Acrodermatitis chronica atrophicans

Last Updated: 2023-07-07

Author(s): Anzengruber F., Navarini A.

ICD11: 1C1G.14

  • Taylor 1875
  • Buchwald 1883
  • Pick 1895
  • Herxheimer and Hartmann 1902


  • Women aged 40 and over are more frequently affected.
  • Incidence (Europe): 10-130/100,000 per annum.
  • Rare outside Europe.

  • Exciter
    • Borrelia afzeli, less frequently B. burgdorferi, B. garinii.
  • Approximately 10% of all Borrelia infections develop ACA in the course of the disease. In only about 30% of cases, erythema migrans is remembered in the area of the affected localisation. A genetic predisposition may also play a role.

  • The course is divided into 3 stages:
    • Inflammatory-oedematous stage
    • Atrophic stage
    • Sclerotic stage

  • Inflammatory-oedematous stage
    • Edematous, blurred, livid macules and plaques, which spread distally and proximally
    • The so-called ulnar and tibial striae are ACA manifestations in the ventral region of the forearm and lower leg, respectively.
    • Typically, there is locoregional lymph node adenopathy.
  • Atrophic stage
    • In the course, there is the development of atrophic, cigarette-paper-like pleating. The underlying vascular networks are clearly visible and phlebectasia and
    • pigmentary shifts may occur.
    • In the course, loss of hair follicles and marked xerosis cutis or exsiccation eczema may occur.
  • Sclerotic stage
    • In the sclerotic stage, scleroderma-like skin changes can develop, especially on the lower legs and the backs of the feet
    • Hard, calcifying, skin-coloured to reddish nodules, especially in the elbow region (fibroid juxtaarticular nodules). Hernia-like skin symptoms are also described in the context of ACA.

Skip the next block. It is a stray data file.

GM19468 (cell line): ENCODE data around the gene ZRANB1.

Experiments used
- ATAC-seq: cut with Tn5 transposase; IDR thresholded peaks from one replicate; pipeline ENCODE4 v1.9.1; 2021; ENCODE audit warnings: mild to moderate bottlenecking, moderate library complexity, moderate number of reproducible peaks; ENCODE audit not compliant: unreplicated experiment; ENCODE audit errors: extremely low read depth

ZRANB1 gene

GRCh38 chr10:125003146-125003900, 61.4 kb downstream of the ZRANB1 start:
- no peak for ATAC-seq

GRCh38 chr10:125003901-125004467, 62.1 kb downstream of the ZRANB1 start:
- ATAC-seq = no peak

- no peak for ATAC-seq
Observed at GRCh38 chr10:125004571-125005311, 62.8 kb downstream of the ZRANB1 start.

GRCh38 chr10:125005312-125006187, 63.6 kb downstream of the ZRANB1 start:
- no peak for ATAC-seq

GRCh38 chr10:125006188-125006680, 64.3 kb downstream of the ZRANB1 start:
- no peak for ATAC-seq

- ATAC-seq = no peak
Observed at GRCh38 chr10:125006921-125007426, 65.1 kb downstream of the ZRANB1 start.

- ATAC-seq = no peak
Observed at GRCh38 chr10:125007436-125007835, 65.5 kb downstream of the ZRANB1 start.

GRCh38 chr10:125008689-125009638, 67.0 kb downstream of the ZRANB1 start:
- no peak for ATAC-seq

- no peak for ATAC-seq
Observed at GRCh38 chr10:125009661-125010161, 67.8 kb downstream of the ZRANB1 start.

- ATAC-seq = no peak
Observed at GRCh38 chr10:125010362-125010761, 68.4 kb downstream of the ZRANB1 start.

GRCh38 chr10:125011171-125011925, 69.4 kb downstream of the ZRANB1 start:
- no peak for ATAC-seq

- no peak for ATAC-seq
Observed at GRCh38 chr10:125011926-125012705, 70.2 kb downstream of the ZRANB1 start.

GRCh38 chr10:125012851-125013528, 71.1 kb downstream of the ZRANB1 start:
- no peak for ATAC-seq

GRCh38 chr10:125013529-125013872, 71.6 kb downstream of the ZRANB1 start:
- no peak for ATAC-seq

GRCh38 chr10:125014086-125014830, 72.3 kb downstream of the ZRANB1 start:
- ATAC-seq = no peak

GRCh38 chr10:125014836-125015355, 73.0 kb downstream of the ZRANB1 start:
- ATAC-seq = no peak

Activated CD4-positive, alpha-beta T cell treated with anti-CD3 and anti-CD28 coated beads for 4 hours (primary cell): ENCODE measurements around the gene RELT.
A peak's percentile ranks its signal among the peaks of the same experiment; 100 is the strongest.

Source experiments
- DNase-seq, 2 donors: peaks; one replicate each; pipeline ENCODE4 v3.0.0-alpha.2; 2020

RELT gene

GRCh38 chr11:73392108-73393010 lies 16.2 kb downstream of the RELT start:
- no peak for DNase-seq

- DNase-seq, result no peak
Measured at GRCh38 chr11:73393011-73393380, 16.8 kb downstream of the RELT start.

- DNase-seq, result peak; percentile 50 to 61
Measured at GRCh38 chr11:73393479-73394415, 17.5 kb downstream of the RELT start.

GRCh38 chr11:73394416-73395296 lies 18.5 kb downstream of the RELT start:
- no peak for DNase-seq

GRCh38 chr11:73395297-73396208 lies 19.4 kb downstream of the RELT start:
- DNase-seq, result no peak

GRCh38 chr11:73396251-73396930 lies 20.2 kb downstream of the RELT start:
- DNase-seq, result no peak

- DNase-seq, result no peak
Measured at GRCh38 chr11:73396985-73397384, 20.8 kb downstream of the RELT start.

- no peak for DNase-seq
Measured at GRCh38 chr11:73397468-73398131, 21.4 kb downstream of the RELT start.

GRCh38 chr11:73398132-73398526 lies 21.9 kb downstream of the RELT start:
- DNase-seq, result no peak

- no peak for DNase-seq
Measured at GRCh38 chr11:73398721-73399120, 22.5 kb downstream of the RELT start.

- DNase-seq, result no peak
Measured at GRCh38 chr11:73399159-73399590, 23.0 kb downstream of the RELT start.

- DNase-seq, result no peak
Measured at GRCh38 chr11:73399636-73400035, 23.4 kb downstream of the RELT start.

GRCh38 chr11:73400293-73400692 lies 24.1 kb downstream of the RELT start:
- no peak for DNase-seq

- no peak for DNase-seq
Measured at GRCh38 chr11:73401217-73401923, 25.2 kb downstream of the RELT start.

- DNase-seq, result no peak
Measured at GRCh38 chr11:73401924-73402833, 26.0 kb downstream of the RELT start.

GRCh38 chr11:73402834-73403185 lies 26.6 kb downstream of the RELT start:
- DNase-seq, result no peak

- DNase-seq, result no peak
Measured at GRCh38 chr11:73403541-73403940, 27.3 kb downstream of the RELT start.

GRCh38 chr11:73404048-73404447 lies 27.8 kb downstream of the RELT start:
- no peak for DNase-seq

• Neuronal involvement
    • 40% of patients report "burning" pain and sensory irritation
    • Red. Muscle reflexes.
    • Muscle spasms.
    • Mild paresis.
    • Chronic fatigue syndrome.
    • Concentration disorders.

  • Associations
    • Spinocellular carcinoma
    • Circumscribed scleroderma
    • Lichen sclerosus et atrophicans
    • Pseudolymphomas of the skin
    • Lipomas
    • Fibromas
    • Malignant cutaneous B-cell lymphoma

  • History regarding tick bites, erythema migrans?
  • Clinical
  • γ-globulins are elevated
  • BSG is elevated
  • Borrelia serology (high antibody titres to Borrelia antigens (IgG)
  • In case of CNS symptoms, neurological presentation and, if necessary, CSF puncture or MRI

Over joints (ankles, knees, back of hands, elbows) and on the distal extremities extensorally. Sometimes, however, also proximal, on the trunk and facial.

  • Inflammatory-oedematous stage: orthokeratosis, dermal oedema, vascular dilatation, lymphohistiocytic infiltrate, which is mainly localised perivascularly and neurotropically.
  • Atrophic stage: epidermal atrophy, orthokeratosis, lymphocytic and plasma cell-rich infiltrate.

  1. Herxheimer K , Hartmann K. Ueber Acrodermatitis chronica atrophicans. Arch f Dermat 1902;61:255-300.
  2. Müllegger RR, McHugh G, Ruthazer R, Binder B, Kerl H , Steere AC. Differential Expression of Cytokine mRNA in Skin Specimens from Patients with Erythema Migrans or Acrodermatitis Chronica Atrophicans. Journal of Investigative Dermatology 2000;115:1115-23.
  3. Sweitzer SE. ACRODERMATITIS CHRONICA ATROPHICANS. Arch Dermatol 1935;31:196.
  4. Lebwohl, Mark. Treatment of Skin Disease: Comprehensive Therapeutic Strategies. Elsevier, 2014. Print.